His descendants are not done with him and while dying may be every person’s right, it is not one Lazarus will get to enjoy. Chairman pro tem of the planet Secundus, Ira Weatherall, tempts the Methuselah with the one thing he cannot resist: an audience.

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The Man in the Moon is Dead

Inherit the Stars — James P. Hogan
Giants, book 1

James P. Hogan’s 1977 debut Inherit the Stars, first in the Giants series, makes me sad. It is not so much that it has aged badly—some parts of it have withstood the suck fairy—but because of what happened to its once-promising author. Of that, anon.

Almost thirty years after man’s triumphant return to the Moon, explorers stumble across a tragic relic: a corpse. It proves oddly difficult to identify “Charlie,” as the corpse is nicknamed; he matches no missing spaceman and his spacesuit is of no known make.

The mystery only deepens when it becomes clear that his body has been lying on the Moon for the last fifty thousand years.

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The Boy Who Lived

A Wizard of Earthsea — Ursula K. Le Guin
Earthsea, book 1

Tell me if you’ve heard this before: a young man with a talent for magic leaves his home village (where he was always something of a misfit) to attend a school for wizards, where he finds himself confronting a disembodied evil. Anyone? Anyone?

This is, of course, Ursula K. Le Guin’s 1968 award-winning classic A Wizard of Earthsea, first volume in the Earthsea Cycle.

Sparrowhawk knows just enough magic to save his village from Kargish invaders. He knows so little that his ignorance has nearly killed him. He is saved by Ogion the Silent, who then takes him as an apprentice. Ogion tries to teach him patience, humility, and mystical Balance; spells will come later.

That’s not enough for the ambitious young magician.

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Blood and Souls

Elric of Melniboné — Michael Moorcock
Elric Saga, book 1

As a teen, I was shallow enough that a silly surname like “Moorcock” was enough to steer me away from reading any Michael Moorcock novels. Pity, because whoever stocked the University of Waterloo’s bookstore’s F&SF section in the 1970s really loved Moorcock. My chronic search for reading material would have been greatly aided had I taken advantage of the opportunity. Ah well.

I did read some Moorcock. Some of those I read were Moorcock’s tales about that pallid emo wally, Elric of Melniboné. And where best to start with Elric but at the beginning of his reign, as portrayed in 1972’s Elric of Melniboné?

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all are of the dust, and all turn to dust again.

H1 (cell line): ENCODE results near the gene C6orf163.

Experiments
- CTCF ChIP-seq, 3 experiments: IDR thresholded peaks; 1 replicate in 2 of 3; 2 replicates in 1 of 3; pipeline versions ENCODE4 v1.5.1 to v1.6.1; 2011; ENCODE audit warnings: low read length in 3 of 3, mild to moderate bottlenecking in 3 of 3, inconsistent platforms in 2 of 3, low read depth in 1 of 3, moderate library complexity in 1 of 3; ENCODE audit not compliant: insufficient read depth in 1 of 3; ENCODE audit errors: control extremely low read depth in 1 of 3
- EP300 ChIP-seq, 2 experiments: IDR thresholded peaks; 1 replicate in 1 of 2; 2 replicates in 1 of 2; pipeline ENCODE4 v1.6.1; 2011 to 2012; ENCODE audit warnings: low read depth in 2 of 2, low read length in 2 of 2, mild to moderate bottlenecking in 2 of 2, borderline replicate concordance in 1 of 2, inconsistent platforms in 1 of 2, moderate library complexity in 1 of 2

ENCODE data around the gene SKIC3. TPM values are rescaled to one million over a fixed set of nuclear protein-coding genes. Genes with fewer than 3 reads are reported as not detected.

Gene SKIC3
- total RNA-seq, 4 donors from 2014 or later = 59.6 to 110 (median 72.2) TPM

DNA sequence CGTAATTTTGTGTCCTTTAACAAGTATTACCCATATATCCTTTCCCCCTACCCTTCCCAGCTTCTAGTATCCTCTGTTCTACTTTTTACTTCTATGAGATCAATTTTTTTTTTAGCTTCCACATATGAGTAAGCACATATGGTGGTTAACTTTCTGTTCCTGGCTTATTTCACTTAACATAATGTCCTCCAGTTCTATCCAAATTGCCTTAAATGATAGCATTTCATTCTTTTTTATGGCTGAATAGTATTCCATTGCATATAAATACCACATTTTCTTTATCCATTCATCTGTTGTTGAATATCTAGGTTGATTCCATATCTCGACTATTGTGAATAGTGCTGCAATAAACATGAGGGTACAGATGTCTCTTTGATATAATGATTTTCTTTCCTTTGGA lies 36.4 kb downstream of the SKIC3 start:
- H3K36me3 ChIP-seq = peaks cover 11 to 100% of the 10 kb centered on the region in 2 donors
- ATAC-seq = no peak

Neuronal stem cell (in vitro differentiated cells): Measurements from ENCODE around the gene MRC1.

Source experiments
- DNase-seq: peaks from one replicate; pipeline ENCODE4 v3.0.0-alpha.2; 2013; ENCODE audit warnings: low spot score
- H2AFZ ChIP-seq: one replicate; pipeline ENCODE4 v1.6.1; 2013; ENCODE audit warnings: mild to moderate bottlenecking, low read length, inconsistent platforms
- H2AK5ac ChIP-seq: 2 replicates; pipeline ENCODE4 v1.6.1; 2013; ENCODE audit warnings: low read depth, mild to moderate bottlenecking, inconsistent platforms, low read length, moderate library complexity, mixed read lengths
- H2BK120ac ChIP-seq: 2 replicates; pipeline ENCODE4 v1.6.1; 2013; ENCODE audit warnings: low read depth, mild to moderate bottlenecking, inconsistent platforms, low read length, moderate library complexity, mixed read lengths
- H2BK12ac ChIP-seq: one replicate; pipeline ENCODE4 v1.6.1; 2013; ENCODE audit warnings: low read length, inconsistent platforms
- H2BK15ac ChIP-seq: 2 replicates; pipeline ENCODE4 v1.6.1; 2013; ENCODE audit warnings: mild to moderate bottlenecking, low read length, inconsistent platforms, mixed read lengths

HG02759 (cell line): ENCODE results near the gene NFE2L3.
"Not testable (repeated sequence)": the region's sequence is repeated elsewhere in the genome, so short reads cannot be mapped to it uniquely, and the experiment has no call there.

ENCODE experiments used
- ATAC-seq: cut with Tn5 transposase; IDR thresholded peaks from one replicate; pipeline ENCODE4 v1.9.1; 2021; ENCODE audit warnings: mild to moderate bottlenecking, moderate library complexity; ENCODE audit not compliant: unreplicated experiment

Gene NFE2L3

Cities in Flight — James Blish

1970’s Cities in Flight collects revised editions of James Blish’s four Cities in Flight novels, They Shall Have Stars (1956), A Life for the Stars (1962), Earthman, Come Home (1955), and The Triumph of Time (1958), along with Richard D. Mullen’s essay, The Earthmanist Culture. The four novels document the Decline of the West, followed by the eventual rise and inevitable fall of its successor, the Earthmanists.

It all begins on Jupiter in the far-off year 2013.

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Follow sweet children, I’ll show thee the way

Lord Kalvan of Otherwhen — H. Beam Piper
Paratime, book 1

Before I delve into H. Beam Piper’s 1965 alternate history novel Lord Kalvan of Otherwhen, I would like to thank John F. Carr and his biography of Piper for providing a context for the novel. Context (for me at least) transformed what I once read as a somewhat problematic but engaging power fantasy into something much more tragic.

One moment, Pennsylvania cop Calvin Morrison was poised to arrest a fugitive. The next moment he was in a weird, high-tech vehicle, whose pilot seems very upset to see Calvin, judging by the pilot’s response: he tries to shoot Calvin with a ray gun. Moments after that unsettling confrontation, Calvin finds himself alone in a virgin-growth forest.

It does not take long for Calvin to suspect that he has moved in time rather than space: he recognizes the contours of the land as the familiar hills he knows from his own Pennsylvania. He at first believes that he might have been shifted to a time before the coming of the white men. Then he happens upon an isolated steading inhabited by whites; Calvin begins to suspect that he has been sent to a distant future in which humanity is still crawling out of some post-Atomigeddon dark age.

Wrong again.

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B is for Bradbury

R is for Rocket — Ray Bradbury

If I were to make a list of the science fiction authors that the teenage me resentfully read out of a desperate longing for SF, any SF, Ray Bradbury would be near the top. I didn’t care for his fiction … but he was considered a respectable author, despite all the rocket stuff. That respectability, plus his slipshod approach to science, made him suspiciously literary to my eye. But it did mean that libraries, even libraries in small rural schools, could be counted on to have at least a few of his books.

Take 1962’s R is for Rocket….